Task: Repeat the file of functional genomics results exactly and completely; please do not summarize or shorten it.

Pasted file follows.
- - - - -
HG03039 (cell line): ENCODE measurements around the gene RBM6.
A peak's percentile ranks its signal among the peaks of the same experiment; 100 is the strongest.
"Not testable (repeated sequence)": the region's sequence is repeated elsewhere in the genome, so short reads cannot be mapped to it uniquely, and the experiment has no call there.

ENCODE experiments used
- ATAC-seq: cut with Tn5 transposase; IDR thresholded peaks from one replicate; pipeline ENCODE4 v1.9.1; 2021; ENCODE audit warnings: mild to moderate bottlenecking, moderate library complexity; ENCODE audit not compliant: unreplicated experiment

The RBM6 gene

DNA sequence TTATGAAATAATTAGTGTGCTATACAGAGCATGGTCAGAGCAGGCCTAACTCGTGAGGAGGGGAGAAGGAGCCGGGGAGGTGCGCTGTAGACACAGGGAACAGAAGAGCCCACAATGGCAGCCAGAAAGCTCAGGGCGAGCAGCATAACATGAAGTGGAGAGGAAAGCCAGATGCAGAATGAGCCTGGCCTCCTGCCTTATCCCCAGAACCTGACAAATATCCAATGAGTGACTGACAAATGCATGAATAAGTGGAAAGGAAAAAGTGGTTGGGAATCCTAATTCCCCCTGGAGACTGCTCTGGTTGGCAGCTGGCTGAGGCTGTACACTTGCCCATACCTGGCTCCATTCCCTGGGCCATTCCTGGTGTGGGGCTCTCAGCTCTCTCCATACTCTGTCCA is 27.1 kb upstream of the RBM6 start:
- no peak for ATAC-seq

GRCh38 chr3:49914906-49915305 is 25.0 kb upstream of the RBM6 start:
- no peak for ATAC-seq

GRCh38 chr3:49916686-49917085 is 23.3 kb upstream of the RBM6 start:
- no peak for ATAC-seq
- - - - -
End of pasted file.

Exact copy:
HG03039 (cell line): ENCODE measurements around the gene RBM6.
A peak's percentile ranks its signal among the peaks of the same experiment; 100 is the strongest.
"Not testable (repeated sequence)": the region's sequence is repeated elsewhere in the genome, so short reads cannot be mapped to it uniquely, and the experiment has no call there.

ENCODE experiments used
- ATAC-seq: cut with Tn5 transposase; IDR thresholded peaks from one replicate; pipeline ENCODE4 v1.9.1; 2021; ENCODE audit warnings: mild to moderate bottlenecking, moderate library complexity; ENCODE audit not compliant: unreplicated experiment

The RBM6 gene

DNA sequence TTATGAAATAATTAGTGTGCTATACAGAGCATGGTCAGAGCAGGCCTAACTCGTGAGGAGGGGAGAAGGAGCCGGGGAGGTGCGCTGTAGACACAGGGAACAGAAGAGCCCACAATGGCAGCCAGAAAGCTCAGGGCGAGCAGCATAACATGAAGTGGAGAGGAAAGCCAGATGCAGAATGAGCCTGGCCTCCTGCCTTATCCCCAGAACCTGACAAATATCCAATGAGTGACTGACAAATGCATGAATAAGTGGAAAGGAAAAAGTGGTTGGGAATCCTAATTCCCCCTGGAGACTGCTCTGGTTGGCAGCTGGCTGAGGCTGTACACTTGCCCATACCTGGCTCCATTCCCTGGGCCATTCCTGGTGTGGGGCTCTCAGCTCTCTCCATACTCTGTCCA is 27.1 kb upstream of the RBM6 start:
- no peak for ATAC-seq

GRCh38 chr3:49914906-49915305 is 25.0 kb upstream of the RBM6 start:
- no peak for ATAC-seq

GRCh38 chr3:49916686-49917085 is 23.3 kb upstream of the RBM6 start:
- no peak for ATAC-seq